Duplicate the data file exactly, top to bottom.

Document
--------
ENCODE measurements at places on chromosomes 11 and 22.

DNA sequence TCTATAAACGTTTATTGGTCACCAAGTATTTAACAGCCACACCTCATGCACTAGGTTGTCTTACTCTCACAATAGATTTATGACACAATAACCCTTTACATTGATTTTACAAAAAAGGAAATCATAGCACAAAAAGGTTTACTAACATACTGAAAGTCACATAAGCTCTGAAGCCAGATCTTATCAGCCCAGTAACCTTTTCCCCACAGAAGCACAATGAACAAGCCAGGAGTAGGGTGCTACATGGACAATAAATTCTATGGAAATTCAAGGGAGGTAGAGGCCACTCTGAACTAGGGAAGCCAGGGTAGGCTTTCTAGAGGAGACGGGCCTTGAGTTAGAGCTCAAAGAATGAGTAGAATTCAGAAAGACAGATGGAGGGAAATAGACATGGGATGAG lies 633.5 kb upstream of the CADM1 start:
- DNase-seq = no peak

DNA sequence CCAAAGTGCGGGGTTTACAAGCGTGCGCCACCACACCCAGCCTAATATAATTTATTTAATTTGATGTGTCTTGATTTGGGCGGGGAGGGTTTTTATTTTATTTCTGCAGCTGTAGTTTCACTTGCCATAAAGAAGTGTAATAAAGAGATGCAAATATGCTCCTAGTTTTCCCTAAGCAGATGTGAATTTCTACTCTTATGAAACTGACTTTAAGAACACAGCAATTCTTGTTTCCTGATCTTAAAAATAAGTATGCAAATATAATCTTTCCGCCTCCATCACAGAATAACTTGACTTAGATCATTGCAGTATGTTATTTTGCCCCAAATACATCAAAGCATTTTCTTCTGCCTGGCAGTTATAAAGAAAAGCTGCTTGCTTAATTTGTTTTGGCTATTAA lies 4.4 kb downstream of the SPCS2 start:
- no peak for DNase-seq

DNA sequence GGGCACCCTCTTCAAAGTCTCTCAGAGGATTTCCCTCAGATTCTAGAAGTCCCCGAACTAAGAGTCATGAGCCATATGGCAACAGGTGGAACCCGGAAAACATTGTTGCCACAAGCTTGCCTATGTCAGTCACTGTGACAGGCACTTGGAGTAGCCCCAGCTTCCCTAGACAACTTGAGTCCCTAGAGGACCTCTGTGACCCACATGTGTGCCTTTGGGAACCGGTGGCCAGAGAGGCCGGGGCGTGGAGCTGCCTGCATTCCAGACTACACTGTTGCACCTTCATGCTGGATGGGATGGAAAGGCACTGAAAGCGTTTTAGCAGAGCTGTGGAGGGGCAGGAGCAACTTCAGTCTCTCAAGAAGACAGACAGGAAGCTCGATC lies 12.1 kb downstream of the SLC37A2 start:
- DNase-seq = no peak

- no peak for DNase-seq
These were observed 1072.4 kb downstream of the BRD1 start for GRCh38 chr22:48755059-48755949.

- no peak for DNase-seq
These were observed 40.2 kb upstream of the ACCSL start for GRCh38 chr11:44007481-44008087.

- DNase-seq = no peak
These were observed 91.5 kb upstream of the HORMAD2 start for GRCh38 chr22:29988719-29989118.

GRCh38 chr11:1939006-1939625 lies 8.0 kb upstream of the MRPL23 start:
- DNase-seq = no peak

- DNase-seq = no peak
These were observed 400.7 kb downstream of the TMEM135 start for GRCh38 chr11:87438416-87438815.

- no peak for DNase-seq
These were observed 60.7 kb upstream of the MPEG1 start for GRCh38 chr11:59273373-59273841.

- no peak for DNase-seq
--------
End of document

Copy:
ENCODE measurements at places on chromosomes 11 and 22.

DNA sequence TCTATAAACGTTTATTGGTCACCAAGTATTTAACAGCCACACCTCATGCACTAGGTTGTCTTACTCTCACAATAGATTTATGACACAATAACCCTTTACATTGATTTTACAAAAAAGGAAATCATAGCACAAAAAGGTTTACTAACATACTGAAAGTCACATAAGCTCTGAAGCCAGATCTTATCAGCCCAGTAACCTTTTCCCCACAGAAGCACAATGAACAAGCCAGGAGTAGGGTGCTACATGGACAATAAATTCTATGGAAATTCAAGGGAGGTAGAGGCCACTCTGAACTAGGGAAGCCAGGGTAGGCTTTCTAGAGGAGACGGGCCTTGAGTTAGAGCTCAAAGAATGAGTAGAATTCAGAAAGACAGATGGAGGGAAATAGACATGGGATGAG lies 633.5 kb upstream of the CADM1 start:
- DNase-seq = no peak

DNA sequence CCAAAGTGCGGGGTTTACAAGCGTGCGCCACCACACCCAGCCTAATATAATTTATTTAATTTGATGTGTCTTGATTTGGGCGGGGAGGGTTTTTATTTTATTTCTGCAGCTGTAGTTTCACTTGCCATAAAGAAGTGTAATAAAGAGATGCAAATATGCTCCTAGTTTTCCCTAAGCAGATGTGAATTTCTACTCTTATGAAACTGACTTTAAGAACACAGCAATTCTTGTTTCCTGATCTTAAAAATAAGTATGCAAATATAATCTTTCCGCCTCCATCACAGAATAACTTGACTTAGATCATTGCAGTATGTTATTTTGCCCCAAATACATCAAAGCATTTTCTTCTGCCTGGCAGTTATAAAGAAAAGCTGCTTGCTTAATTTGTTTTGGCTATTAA lies 4.4 kb downstream of the SPCS2 start:
- no peak for DNase-seq

DNA sequence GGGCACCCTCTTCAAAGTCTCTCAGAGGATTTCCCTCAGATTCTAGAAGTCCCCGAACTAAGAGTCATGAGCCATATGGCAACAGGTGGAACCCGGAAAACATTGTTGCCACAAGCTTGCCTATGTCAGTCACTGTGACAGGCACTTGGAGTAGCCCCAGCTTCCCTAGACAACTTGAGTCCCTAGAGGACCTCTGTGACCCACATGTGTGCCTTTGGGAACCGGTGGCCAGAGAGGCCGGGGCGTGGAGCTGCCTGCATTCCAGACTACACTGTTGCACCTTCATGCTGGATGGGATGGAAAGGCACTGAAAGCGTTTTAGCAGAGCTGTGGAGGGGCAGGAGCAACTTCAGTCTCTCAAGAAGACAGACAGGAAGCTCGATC lies 12.1 kb downstream of the SLC37A2 start:
- DNase-seq = no peak

- no peak for DNase-seq
These were observed 1072.4 kb downstream of the BRD1 start for GRCh38 chr22:48755059-48755949.

- no peak for DNase-seq
These were observed 40.2 kb upstream of the ACCSL start for GRCh38 chr11:44007481-44008087.

- DNase-seq = no peak
These were observed 91.5 kb upstream of the HORMAD2 start for GRCh38 chr22:29988719-29989118.

GRCh38 chr11:1939006-1939625 lies 8.0 kb upstream of the MRPL23 start:
- DNase-seq = no peak

- DNase-seq = no peak
These were observed 400.7 kb downstream of the TMEM135 start for GRCh38 chr11:87438416-87438815.

- no peak for DNase-seq
These were observed 60.7 kb upstream of the MPEG1 start for GRCh38 chr11:59273373-59273841.

- no peak for DNase-seq